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Old 10th April 2003, 02:30 PM   #1
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Default What is this capacitor for?

I'm about to build a gainclone, and I don't have that cap ( encircled in the schematic), so could I use the caps in the picture, 100V, 2.2 microF?

I do have 10 microF caps, but their only 25 Volts rated, so they might blow up if I apply +- 30 V to the circuit right?

/Christian
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Old 10th April 2003, 02:42 PM   #2
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Default The DC blocking...

Quote:
I'm about to build a gainclone, and I don't have that cap ( encircled in the schematic), so could I use the caps in the picture, 100V, 2.2 microF?
Quote:
I do have 10 microF caps, but their only 25 Volts rated, so they might blow up if I apply +- 30 V to the circuit right
This capacitor is for the amp to have at DC a low gain (1)..and don't amplifie any DC that can appear at the input..

You can use your 10uF 25 Volts capacitor without fear..

regards
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Old 10th April 2003, 04:52 PM   #3
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You can use your 10uF 25 Volts capacitor without fear..



I would suggest that you check that it's a non-polarised cap , since that cap will see an AC signal in this circuit and polarised caps tend not to like reverse polarities.....

small point, but I felt it worth mentioning.

ray
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Old 10th April 2003, 05:09 PM   #4
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One may also point out that in case of errors in the circuitry
the output may in the worst case have a DC voltage equal
to one of the rail voltages, which will also be the voltage over
the capacitor. The capacitor is not rated for this situation. On
the other hand, there are probably more serious things to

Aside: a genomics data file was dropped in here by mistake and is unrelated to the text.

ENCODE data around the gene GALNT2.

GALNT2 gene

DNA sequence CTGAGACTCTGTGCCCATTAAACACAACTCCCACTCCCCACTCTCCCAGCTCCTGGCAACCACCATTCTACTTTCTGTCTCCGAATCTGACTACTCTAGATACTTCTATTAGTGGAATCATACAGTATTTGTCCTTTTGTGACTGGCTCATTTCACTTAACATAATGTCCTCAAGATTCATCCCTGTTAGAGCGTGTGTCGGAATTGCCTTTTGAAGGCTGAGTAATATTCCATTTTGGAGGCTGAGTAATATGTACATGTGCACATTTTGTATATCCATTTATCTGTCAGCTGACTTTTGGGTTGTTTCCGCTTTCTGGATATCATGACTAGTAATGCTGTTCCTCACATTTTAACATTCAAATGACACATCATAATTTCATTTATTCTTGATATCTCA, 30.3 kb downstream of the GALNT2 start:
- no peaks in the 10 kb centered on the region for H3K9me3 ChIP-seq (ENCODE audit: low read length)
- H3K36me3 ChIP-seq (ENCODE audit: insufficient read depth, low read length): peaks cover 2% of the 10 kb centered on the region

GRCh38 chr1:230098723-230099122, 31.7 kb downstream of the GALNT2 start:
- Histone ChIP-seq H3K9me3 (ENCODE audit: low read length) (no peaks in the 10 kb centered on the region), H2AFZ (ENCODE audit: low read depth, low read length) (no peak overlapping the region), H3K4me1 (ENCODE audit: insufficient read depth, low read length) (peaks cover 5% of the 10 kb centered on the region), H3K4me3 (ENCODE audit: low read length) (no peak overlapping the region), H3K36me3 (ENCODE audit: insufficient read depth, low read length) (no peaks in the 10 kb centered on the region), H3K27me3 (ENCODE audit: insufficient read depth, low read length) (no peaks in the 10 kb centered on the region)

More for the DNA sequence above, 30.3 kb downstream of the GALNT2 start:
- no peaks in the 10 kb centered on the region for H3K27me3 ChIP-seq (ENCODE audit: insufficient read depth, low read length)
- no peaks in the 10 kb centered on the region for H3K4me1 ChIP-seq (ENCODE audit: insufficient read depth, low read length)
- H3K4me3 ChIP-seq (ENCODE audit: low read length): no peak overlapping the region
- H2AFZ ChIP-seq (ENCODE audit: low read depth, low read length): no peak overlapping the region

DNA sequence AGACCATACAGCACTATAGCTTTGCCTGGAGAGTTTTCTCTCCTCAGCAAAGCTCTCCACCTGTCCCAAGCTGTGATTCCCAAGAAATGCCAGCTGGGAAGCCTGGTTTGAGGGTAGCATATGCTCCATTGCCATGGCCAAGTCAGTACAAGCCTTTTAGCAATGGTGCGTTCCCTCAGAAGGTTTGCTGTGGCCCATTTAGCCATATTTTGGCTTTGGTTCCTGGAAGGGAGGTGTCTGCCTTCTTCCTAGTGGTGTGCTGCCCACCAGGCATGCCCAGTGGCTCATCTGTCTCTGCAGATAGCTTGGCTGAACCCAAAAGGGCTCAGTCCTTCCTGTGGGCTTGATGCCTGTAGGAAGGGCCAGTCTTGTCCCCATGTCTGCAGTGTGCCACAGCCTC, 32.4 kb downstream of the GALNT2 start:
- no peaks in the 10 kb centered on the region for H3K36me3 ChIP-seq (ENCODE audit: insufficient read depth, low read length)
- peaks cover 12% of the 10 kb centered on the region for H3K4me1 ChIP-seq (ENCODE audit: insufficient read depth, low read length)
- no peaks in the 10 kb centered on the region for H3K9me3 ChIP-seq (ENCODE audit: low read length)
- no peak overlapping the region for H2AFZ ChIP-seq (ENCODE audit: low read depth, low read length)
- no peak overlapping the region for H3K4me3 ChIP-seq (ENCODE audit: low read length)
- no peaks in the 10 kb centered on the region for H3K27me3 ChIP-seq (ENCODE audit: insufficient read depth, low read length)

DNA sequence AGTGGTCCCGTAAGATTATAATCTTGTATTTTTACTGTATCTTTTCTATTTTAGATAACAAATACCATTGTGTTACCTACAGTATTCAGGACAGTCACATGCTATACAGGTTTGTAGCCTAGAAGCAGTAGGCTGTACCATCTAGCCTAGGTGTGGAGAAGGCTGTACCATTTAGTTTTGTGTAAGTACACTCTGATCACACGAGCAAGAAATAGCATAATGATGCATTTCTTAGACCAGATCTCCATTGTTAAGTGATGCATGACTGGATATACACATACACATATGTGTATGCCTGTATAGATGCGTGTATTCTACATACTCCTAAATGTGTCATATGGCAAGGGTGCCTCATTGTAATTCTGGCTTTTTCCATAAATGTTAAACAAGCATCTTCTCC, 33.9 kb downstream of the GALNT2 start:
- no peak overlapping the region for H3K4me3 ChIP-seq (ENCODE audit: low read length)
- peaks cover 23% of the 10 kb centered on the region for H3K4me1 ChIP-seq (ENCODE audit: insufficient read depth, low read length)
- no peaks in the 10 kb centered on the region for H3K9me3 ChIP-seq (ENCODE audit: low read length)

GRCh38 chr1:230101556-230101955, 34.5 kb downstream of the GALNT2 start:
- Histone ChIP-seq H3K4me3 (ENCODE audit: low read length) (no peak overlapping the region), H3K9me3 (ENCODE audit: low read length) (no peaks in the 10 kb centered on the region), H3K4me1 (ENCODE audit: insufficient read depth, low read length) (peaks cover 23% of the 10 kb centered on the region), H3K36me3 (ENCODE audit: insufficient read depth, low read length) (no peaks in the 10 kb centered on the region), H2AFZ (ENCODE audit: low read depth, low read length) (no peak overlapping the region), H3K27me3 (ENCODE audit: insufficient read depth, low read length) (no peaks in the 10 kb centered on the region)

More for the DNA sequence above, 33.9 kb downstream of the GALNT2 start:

worry about than en exploding capacitor in that case. As
somebody else pointed out, however, if it is a polarized
electrolytic cap. even a few volts DC on the output may
kill it. However, this situation should not arise either in a
working amplifier.
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Old 10th April 2003, 05:29 PM   #5
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Default The explosive capacitor...

Quote:
One may also point out that in case of errors in the circuitry
Quote:
the output may in the worst case have a DC voltage equal
Quote:
to one of the rail voltages, which will also be the voltage over
Quote:
the capacitor. The capacitor is not rated for this situation.
In that case the capacitor will see a diference of potencial between his ratings 25 volts and the rail (30 volts) of 5 volts...
this 5 volts across the 1k Ohm resistor can have a maximal current of 5 mA...so the cap will not explode...

But of course to use a 35 volts or more rated capacitor doesn't hurt!!

Quote:
if it is a polarized
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electrolytic cap. even a few volts DC on the output may
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kill it.
That i don't understand...why a few DC volts in a polarised electrolitc capacitor.... can kill it???
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Old 10th April 2003, 05:32 PM   #6
tiroth is offline tiroth  United States
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Because it could be +rail or -rail. Reverse biased.
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Old 10th April 2003, 05:37 PM   #7
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Default Re: The explosive capacitor...

Quote: